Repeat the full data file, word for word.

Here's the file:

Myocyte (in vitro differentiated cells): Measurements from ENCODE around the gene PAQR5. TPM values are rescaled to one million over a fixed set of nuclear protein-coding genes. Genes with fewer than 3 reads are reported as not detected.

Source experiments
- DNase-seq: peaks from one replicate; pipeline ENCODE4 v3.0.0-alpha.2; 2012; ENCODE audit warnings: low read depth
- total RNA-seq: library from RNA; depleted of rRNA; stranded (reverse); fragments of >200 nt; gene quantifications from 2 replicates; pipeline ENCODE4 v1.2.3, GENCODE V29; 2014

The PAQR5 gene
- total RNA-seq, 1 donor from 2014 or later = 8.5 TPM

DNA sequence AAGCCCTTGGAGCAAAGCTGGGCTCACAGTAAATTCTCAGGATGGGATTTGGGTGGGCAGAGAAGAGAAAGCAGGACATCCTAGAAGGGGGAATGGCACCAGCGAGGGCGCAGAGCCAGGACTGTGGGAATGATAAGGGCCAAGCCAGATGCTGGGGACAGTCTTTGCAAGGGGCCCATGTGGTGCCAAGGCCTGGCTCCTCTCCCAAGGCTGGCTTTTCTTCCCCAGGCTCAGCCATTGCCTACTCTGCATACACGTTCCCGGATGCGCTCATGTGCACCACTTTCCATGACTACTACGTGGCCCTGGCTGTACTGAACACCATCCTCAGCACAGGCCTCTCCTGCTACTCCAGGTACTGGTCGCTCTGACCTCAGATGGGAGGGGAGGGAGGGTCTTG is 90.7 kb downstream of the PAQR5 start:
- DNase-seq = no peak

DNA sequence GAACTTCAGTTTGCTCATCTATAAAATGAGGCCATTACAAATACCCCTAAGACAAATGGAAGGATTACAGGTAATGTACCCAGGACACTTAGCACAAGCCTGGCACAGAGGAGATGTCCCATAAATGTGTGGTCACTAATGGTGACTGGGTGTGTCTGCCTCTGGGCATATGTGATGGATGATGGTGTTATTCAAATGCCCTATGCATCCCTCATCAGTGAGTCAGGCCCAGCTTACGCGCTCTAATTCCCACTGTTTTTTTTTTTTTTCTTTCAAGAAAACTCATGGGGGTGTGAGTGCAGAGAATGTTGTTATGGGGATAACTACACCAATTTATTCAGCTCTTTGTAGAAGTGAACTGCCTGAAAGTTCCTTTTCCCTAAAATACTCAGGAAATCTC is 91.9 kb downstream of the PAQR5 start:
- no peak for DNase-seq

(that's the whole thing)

Myocyte (in vitro differentiated cells): Measurements from ENCODE around the gene PAQR5. TPM values are rescaled to one million over a fixed set of nuclear protein-coding genes. Genes with fewer than 3 reads are reported as not detected.

Source experiments
- DNase-seq: peaks from one replicate; pipeline ENCODE4 v3.0.0-alpha.2; 2012; ENCODE audit warnings: low read depth
- total RNA-seq: library from RNA; depleted of rRNA; stranded (reverse); fragments of >200 nt; gene quantifications from 2 replicates; pipeline ENCODE4 v1.2.3, GENCODE V29; 2014

The PAQR5 gene
- total RNA-seq, 1 donor from 2014 or later = 8.5 TPM

DNA sequence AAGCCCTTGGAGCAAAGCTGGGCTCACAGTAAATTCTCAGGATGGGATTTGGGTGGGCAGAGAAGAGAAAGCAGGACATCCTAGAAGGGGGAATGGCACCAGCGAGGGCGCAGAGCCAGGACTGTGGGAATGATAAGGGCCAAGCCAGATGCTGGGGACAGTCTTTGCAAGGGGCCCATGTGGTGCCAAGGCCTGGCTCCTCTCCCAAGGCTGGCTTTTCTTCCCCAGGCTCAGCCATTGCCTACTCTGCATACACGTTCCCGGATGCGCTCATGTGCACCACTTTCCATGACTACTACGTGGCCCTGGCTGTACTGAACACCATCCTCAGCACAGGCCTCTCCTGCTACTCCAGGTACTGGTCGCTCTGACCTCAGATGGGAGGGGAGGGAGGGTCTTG is 90.7 kb downstream of the PAQR5 start:
- DNase-seq = no peak

DNA sequence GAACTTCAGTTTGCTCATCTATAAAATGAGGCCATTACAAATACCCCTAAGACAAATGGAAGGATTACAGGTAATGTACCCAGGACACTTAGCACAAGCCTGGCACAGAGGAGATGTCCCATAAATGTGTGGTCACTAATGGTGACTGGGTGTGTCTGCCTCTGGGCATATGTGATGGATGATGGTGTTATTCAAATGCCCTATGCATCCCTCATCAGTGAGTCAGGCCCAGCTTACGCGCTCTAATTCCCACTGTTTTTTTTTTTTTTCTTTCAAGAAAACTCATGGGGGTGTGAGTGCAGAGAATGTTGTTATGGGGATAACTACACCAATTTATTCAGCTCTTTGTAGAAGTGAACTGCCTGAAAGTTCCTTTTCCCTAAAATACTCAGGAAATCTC is 91.9 kb downstream of the PAQR5 start:
- no peak for DNase-seq